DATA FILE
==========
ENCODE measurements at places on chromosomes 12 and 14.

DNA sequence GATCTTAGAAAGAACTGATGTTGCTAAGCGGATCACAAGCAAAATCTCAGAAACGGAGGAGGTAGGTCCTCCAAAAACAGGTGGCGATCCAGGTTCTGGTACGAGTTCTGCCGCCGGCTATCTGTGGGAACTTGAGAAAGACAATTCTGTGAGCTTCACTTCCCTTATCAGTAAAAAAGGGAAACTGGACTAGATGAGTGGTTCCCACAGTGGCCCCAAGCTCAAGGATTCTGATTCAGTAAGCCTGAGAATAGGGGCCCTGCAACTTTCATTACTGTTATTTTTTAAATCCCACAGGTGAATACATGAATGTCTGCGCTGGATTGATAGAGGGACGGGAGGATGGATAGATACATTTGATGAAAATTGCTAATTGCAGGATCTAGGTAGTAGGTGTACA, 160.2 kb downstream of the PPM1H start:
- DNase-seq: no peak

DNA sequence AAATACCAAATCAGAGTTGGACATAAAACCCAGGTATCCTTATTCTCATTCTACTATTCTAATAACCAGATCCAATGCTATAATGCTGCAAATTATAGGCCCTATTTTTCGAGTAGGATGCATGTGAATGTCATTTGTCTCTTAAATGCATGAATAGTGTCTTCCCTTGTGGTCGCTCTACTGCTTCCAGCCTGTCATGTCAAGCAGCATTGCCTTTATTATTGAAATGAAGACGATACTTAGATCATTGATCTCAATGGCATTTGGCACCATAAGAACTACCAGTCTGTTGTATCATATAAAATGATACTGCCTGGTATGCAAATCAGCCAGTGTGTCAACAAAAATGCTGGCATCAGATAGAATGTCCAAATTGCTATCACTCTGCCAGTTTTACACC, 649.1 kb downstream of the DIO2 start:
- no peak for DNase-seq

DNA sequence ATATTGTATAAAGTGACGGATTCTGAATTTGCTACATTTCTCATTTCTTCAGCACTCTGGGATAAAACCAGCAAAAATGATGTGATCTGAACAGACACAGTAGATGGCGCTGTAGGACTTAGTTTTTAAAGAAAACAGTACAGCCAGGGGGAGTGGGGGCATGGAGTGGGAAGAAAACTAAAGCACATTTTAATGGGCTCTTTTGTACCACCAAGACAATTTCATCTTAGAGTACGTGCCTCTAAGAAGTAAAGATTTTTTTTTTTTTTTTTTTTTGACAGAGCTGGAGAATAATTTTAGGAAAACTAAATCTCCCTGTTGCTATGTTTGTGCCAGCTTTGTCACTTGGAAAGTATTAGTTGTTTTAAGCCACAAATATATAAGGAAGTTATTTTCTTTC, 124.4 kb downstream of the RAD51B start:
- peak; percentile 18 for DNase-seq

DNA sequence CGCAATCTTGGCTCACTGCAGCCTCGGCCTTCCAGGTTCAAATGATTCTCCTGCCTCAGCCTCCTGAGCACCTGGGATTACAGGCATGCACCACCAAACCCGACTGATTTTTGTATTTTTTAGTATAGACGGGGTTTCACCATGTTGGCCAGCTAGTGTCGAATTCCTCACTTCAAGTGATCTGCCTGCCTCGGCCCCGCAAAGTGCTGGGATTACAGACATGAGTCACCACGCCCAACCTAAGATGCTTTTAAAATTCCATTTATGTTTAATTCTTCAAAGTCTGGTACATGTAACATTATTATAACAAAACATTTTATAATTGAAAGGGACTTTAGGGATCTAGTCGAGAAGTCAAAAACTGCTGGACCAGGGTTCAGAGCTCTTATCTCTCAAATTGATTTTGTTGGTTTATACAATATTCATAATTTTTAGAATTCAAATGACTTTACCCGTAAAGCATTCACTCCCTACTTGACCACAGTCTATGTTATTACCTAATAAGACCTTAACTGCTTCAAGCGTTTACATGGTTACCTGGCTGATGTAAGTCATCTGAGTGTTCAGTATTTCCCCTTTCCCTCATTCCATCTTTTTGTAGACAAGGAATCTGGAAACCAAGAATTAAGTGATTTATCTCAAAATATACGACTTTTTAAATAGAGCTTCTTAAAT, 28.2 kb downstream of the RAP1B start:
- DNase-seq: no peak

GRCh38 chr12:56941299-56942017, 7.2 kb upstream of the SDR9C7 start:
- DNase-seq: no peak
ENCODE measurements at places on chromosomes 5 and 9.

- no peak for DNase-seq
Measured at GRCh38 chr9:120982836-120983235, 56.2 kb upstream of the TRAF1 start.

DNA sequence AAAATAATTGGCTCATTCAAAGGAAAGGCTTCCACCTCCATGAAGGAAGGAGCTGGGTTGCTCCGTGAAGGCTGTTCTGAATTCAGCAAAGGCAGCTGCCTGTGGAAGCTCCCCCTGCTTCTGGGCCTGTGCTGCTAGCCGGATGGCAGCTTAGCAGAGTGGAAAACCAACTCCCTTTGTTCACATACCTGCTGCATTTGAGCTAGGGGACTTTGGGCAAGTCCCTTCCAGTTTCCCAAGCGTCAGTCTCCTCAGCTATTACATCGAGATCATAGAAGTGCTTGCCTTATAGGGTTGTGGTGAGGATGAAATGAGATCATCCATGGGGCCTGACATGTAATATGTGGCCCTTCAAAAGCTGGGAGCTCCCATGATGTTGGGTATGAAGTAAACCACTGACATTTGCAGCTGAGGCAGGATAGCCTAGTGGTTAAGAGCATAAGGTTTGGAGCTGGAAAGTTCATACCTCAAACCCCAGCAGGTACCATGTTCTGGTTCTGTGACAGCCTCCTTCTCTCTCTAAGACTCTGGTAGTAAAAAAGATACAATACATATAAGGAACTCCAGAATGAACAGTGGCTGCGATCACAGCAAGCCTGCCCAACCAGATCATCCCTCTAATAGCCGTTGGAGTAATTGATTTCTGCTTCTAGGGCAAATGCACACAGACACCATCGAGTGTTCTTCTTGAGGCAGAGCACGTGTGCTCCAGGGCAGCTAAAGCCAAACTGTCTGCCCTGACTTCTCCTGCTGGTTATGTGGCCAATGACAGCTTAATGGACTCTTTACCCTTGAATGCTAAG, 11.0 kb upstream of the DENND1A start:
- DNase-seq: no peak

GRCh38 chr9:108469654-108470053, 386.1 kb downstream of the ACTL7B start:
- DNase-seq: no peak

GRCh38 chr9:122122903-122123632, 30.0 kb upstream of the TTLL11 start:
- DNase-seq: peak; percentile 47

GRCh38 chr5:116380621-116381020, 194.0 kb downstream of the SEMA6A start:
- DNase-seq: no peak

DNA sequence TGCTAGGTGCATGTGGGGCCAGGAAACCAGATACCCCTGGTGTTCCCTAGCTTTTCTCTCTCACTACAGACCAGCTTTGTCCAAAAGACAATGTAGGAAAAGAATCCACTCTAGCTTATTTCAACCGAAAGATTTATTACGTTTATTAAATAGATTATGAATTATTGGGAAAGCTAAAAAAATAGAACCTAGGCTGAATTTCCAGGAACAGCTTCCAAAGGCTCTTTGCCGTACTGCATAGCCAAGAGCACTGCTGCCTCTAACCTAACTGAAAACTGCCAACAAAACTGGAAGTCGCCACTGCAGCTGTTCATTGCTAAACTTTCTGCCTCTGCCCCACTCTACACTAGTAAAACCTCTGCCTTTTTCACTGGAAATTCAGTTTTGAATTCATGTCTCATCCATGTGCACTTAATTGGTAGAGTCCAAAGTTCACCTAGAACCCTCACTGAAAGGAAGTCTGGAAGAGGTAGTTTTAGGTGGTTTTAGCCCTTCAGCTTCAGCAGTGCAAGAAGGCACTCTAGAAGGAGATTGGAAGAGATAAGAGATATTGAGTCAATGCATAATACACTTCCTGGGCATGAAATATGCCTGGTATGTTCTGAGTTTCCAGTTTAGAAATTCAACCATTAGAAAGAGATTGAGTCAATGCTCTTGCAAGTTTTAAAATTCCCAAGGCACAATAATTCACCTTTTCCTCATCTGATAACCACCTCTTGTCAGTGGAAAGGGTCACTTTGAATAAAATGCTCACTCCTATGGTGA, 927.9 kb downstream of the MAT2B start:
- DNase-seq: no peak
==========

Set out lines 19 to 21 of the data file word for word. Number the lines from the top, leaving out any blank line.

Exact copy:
GRCh38 chr9:122122903-122123632, 30.0 kb upstream of the TTLL11 start:
- DNase-seq: peak; percentile 47

GRCh38 chr5:116380621-116381020, 194.0 kb downstream of the SEMA6A start: